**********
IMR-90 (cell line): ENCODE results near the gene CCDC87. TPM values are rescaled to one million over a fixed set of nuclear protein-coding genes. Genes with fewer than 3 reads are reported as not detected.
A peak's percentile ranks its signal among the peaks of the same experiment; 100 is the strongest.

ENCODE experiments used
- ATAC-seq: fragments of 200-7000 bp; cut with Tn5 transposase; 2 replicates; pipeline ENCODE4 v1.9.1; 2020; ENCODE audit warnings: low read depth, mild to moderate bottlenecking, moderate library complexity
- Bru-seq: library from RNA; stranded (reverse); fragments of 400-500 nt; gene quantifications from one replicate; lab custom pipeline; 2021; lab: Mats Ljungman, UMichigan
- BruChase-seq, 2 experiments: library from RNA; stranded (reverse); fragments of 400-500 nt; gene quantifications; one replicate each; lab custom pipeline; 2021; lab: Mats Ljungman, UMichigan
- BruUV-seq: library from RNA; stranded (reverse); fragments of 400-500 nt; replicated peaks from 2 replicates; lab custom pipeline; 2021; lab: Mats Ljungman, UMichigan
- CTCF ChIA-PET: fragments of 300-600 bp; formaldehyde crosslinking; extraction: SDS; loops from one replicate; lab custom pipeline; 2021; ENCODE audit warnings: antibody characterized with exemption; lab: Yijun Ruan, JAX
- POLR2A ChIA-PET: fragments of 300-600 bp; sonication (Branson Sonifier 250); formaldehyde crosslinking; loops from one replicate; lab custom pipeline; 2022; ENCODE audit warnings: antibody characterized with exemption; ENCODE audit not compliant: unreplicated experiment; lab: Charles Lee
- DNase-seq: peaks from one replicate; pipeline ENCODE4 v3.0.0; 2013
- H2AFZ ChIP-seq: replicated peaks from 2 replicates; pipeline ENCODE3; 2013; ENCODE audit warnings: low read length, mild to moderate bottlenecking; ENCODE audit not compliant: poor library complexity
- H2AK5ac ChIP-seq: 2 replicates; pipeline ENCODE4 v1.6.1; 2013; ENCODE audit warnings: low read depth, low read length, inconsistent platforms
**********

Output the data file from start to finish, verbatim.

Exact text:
IMR-90 (cell line): ENCODE results near the gene CCDC87. TPM values are rescaled to one million over a fixed set of nuclear protein-coding genes. Genes with fewer than 3 reads are reported as not detected.
A peak's percentile ranks its signal among the peaks of the same experiment; 100 is the strongest.

ENCODE experiments used
- ATAC-seq: fragments of 200-7000 bp; cut with Tn5 transposase; 2 replicates; pipeline ENCODE4 v1.9.1; 2020; ENCODE audit warnings: low read depth, mild to moderate bottlenecking, moderate library complexity
- Bru-seq: library from RNA; stranded (reverse); fragments of 400-500 nt; gene quantifications from one replicate; lab custom pipeline; 2021; lab: Mats Ljungman, UMichigan
- BruChase-seq, 2 experiments: library from RNA; stranded (reverse); fragments of 400-500 nt; gene quantifications; one replicate each; lab custom pipeline; 2021; lab: Mats Ljungman, UMichigan
- BruUV-seq: library from RNA; stranded (reverse); fragments of 400-500 nt; replicated peaks from 2 replicates; lab custom pipeline; 2021; lab: Mats Ljungman, UMichigan
- CTCF ChIA-PET: fragments of 300-600 bp; formaldehyde crosslinking; extraction: SDS; loops from one replicate; lab custom pipeline; 2021; ENCODE audit warnings: antibody characterized with exemption; lab: Yijun Ruan, JAX
- POLR2A ChIA-PET: fragments of 300-600 bp; sonication (Branson Sonifier 250); formaldehyde crosslinking; loops from one replicate; lab custom pipeline; 2022; ENCODE audit warnings: antibody characterized with exemption; ENCODE audit not compliant: unreplicated experiment; lab: Charles Lee
- DNase-seq: peaks from one replicate; pipeline ENCODE4 v3.0.0; 2013
- H2AFZ ChIP-seq: replicated peaks from 2 replicates; pipeline ENCODE3; 2013; ENCODE audit warnings: low read length, mild to moderate bottlenecking; ENCODE audit not compliant: poor library complexity
- H2AK5ac ChIP-seq: 2 replicates; pipeline ENCODE4 v1.6.1; 2013; ENCODE audit warnings: low read depth, low read length, inconsistent platforms